From Consortium News
ran's Supreme Leader Ali Khamenei visiting the holy city of Qom in January 2013.
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For many years, major U.S. institutions ranging from the Pentagon to the 9/11 Commission have been pushing the line that Iran secretly cooperated with Al Qaeda both before and after the 9/11 terror attacks. But the evidence for those claims remained either secret or sketchy, and always highly questionable.
In early November, however, the mainstream media claimed to have its "smoking gun" -- a CIA document written by an unidentified Al Qaeda official and released in conjunction with 47,000 never-before-seen documents seized from Osama bin Laden's house in Abbottabad, Pakistan.
The Associated Press reported that the Al Qaeda document "appears to bolster U.S. claims that Iran supported the extremist network leading up to the September 11 terror attacks." The Wall Street Journal said the document "provides new insights into Al Qaeda's relationship with Iran, suggesting a pragmatic alliance that emerged out of shared hatred of the United States and Saudi Arabia."
NBC News wrote that the document reveals that, "at various points in the relationship ... Iran offered Al Qaeda help in the form of 'money, arms' and 'training in Hezbollah camps in Lebanon in exchange for striking American interests in the Gulf,'" implying that Al Qaeda had declined the offer.
Former Obama National Security Council spokesman Ned Price, writing for The Atlantic, went even further, asserting that the document includes an account of "a deal with Iranian authorities to host and train Saudi-Al Qaeda members as long as they have agreed to plot against their common enemy, American interests in the Gulf region."
But none of those media reports were based on any careful reading of the document's contents. The 19-page Arabic-language document, which was translated in full for The American Conservative, doesn't support the media narrative of new evidence of Iran-Al Qaeda cooperation, either before or after 9/11, at all.
It provides no evidence whatsoever of tangible Iranian assistance to Al Qaeda. On the contrary, it confirms previous evidence that Iranian authorities quickly rounded up those Al Qaeda operatives living in the country when they were able to track them down, and held them in isolation to prevent any further contact with Al Qaeda units outside Iran.
Taken by Surprise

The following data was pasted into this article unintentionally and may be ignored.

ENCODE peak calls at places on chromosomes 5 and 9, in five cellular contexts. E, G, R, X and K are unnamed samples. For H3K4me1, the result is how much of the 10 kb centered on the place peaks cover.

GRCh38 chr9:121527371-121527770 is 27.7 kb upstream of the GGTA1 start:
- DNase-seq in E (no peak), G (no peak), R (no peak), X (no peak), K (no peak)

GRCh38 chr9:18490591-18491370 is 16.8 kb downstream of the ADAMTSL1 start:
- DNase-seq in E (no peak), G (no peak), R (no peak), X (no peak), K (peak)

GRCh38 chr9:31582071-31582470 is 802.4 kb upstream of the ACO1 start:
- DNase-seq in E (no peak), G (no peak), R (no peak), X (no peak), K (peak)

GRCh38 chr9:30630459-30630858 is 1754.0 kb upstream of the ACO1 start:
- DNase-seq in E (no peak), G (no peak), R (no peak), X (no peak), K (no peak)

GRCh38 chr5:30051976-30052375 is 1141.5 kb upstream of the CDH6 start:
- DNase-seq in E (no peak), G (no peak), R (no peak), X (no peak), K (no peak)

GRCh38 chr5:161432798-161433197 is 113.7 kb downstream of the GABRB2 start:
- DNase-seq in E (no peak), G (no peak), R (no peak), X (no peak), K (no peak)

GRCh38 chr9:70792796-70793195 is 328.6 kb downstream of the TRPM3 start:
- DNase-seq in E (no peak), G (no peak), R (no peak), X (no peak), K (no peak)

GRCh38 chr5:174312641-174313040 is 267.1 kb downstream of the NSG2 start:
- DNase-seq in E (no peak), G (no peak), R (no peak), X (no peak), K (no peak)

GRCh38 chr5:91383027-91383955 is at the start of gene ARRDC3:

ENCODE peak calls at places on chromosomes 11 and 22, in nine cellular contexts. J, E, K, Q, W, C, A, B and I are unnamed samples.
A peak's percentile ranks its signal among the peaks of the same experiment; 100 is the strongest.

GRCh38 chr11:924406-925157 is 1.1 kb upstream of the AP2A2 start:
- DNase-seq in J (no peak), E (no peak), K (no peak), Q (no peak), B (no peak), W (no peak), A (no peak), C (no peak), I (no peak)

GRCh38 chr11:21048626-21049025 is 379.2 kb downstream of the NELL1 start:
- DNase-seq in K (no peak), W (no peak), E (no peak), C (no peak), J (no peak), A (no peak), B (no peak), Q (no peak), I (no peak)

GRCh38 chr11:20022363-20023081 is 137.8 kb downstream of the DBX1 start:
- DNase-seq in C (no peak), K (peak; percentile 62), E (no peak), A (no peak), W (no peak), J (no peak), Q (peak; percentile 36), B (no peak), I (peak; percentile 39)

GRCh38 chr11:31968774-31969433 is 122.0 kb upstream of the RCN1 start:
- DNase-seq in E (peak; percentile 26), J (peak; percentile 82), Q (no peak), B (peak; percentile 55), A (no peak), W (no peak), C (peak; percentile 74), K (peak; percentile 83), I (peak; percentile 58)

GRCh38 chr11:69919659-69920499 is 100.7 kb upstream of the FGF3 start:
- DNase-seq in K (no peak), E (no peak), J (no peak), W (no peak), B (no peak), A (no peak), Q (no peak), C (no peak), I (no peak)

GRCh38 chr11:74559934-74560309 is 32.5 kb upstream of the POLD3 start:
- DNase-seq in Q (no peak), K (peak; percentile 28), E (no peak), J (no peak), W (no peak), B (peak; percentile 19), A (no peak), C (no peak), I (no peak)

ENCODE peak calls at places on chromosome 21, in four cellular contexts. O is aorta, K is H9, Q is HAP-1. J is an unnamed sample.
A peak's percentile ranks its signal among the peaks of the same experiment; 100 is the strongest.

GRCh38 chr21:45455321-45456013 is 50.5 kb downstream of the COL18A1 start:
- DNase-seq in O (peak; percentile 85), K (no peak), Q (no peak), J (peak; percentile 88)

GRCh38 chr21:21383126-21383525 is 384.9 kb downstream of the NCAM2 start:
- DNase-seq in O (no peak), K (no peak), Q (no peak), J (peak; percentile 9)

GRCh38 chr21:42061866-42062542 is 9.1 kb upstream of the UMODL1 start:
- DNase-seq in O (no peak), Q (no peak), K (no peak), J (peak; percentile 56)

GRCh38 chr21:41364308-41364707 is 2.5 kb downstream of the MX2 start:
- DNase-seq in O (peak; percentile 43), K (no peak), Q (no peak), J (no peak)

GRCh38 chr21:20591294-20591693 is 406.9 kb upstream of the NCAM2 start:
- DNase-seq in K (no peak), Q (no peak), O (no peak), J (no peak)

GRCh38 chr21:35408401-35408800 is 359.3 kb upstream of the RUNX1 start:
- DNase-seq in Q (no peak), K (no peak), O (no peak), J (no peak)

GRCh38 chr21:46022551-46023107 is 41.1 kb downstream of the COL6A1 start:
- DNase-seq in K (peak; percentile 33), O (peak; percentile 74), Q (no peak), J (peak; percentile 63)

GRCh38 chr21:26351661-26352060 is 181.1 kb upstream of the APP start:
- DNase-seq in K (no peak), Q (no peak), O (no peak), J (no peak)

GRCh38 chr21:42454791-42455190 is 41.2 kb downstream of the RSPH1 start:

What it shows is that the Al Qaeda operatives were led to believe Iran was friendly to their cause and were quite taken by surprise when their people were arrested in two waves in late 2002. It suggests that Iran had played them, gaining the fighters' trust while maximizing intelligence regarding Al Qaeda's presence in Iran.
Nevertheless, this account, which appears to have been written by a mid-level Al Qaeda cadre in 2007, appears to bolster an internal Al Qaeda narrative that the terror group rejected Iranian blandishments and were wary of what they saw as untrustworthiness on the part of the Iranians. The author asserts the Iranians offered Saudi Al Qaeda members who had entered the country "money and arms, anything they need, and training with Hezbollah in exchange for hitting American interests in Saudi Arabia and the Gulf."
But there is no word about whether any Iranian arms or money were ever actually given to Al Qaeda fighters. And the author acknowledges that the Saudis in question were among those who had been deported during sweeping arrests, casting doubt over whether there was ever any deal in the offing.
The author suggests Al Qaeda rejected Iranian assistance on principle. "We don't need them," he insisted. "Thanks to God, we can do without them, and nothing can come from them but evil."
That theme is obviously important to maintaining organizational identity and morale. But later in the document, the author expresses deep bitterness about what they obviously felt was Iranian double-dealing in 2002 to 2003.
"They are ready to play-act," he writes of the Iranians. "Their religion is lies and keeping quiet. And usually they show what is contrary to what is in their mind ... It is hereditary with them, deep in their character."